Sunday, September 04, 2016

At the Bottom of the Resource Gap Lies the Diversity Desert by Dr. Jason Rivera

While potentially disheartening, this unblinking look at higher education diversity by Dr. Jason Rivera portrays a rugged landscape of representation in terms of racial and ethnic diversity in our nation's faculty.  Once one parses these figures by gender, our numbers—especially as female faculty of color—are miniscule.  Stated differently, white male privilege in higher education at the upper echelons is normative and, as a consequence, not typically a cause for alarm.  How can it be if the status quo is the air that we breathe?

When our leadership and communities call for valid and equitable representation in public school textbooks and curriculum, for growing our own teachers out of our communities, together with multicultural education or ethnic studies programs, diversity and equitable inclusion are precisely the sought-after goals.  The idea is not just to have more diverse bodies, but minds, as well.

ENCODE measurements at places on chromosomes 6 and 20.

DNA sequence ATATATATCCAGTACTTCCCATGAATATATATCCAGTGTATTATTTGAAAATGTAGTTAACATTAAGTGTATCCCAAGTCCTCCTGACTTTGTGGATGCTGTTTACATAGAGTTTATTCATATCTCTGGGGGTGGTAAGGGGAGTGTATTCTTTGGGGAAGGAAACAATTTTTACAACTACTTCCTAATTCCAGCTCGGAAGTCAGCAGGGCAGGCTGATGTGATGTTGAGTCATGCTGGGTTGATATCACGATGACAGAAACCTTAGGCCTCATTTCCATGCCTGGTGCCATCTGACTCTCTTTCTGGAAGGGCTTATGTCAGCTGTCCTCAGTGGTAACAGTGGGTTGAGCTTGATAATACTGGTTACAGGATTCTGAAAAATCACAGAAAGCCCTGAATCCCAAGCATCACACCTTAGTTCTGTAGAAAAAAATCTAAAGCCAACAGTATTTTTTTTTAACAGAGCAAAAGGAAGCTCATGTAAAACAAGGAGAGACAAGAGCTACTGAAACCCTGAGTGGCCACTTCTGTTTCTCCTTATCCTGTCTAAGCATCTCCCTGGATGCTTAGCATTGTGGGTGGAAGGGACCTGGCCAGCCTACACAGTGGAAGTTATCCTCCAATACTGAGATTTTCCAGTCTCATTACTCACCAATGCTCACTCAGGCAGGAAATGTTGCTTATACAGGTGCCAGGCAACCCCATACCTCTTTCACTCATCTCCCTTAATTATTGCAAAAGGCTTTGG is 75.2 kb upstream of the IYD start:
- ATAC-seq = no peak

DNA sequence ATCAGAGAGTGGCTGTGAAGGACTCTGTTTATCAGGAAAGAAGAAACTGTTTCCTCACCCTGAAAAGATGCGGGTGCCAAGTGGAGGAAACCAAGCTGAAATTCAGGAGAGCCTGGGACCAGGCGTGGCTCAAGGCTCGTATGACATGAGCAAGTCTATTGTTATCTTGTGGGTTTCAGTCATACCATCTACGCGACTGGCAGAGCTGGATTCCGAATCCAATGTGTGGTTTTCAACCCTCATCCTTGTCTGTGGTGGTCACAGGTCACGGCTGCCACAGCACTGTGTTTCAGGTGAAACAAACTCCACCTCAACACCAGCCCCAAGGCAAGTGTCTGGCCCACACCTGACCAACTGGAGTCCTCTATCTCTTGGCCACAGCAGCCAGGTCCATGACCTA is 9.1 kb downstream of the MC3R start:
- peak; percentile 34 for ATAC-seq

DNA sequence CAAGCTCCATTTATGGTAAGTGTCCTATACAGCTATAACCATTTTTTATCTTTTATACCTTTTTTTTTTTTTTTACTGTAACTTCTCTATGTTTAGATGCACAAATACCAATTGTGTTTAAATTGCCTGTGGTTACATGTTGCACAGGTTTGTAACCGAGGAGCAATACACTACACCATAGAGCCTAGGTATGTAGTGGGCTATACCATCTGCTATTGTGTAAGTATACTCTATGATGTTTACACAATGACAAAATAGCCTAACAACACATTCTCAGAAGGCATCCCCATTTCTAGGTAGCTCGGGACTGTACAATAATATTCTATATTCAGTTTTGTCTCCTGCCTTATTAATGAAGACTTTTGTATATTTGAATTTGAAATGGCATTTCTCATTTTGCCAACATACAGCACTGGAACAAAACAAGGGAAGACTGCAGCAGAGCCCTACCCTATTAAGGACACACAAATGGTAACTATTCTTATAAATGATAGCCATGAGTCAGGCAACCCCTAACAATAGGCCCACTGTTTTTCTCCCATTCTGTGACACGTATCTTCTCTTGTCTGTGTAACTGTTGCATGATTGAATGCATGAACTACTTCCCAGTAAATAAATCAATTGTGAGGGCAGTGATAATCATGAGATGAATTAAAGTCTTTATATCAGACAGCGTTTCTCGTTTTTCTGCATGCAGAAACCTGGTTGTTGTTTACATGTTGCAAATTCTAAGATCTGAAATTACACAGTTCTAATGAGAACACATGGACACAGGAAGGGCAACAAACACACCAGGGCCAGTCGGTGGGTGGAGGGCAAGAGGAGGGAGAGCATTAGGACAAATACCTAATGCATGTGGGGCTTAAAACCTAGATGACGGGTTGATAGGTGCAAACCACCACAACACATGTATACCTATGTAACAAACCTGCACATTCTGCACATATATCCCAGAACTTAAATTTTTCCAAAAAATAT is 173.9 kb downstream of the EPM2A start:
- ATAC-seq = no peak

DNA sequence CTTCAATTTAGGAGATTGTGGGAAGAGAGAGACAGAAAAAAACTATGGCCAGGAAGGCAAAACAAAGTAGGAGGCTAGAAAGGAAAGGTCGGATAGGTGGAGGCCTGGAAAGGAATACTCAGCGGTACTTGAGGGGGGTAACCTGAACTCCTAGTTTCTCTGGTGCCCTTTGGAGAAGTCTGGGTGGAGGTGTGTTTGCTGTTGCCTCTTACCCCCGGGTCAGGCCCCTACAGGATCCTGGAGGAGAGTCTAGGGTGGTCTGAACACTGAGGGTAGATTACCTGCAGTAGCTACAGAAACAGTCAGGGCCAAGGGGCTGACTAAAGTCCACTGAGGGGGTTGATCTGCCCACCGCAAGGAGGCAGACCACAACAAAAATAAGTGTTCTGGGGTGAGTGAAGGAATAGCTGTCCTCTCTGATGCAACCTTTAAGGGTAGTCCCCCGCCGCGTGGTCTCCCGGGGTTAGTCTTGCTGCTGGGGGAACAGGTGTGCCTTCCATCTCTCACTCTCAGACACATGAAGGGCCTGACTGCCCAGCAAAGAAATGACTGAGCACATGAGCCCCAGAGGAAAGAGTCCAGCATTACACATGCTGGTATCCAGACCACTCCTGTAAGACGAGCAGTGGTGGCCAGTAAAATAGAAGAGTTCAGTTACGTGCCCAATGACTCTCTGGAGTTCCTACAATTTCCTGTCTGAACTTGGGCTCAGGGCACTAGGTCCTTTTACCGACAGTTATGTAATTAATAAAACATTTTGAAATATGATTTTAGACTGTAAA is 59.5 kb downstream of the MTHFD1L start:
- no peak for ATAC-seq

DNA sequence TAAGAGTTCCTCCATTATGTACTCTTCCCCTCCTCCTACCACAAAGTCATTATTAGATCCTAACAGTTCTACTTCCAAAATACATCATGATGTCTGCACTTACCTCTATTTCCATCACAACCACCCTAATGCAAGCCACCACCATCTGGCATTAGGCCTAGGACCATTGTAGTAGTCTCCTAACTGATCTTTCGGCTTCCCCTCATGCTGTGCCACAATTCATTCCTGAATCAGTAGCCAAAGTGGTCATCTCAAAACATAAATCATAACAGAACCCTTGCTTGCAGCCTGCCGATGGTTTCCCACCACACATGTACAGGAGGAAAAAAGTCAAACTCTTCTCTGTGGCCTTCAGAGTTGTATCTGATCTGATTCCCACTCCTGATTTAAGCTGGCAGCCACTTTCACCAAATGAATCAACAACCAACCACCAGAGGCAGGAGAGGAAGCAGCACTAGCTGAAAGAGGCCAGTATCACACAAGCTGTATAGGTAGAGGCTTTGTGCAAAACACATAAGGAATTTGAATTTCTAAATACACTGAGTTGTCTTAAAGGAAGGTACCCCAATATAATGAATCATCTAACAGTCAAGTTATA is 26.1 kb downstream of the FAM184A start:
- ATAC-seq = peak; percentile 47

We constitute in our nation many "publics" and we all benefit from just and equitable representation in the workforce.  For example, see this commentary on the matter that I made previously.

To do things differently, we must look at what is normative or inherited with fresh eyes, making the familiar, unfamiliar so that we can not simply re-envision this landscape for purposes of political expediency, but rather because it is truly right and essential to a just, democratic society within which imbalances of power—particularly severe ones over time—are not sustainable.
   
Yet this piece is encouraging as it simultaneously reminds me that the work that we do matters enormously.  

My admonition to current and future faculty of color is to not get too comfortable with the academy or the status quo, for we are the progeny of literally decades of family and community sacrifice to whom we are literally beholden for the positions that we hold today.  I am certainly grateful, beginning with my parents and grandparents, and all of the teachers, researchers, writers, and community leaders that have literally dedicated their entire lives to our enhanced representation in the academy and society.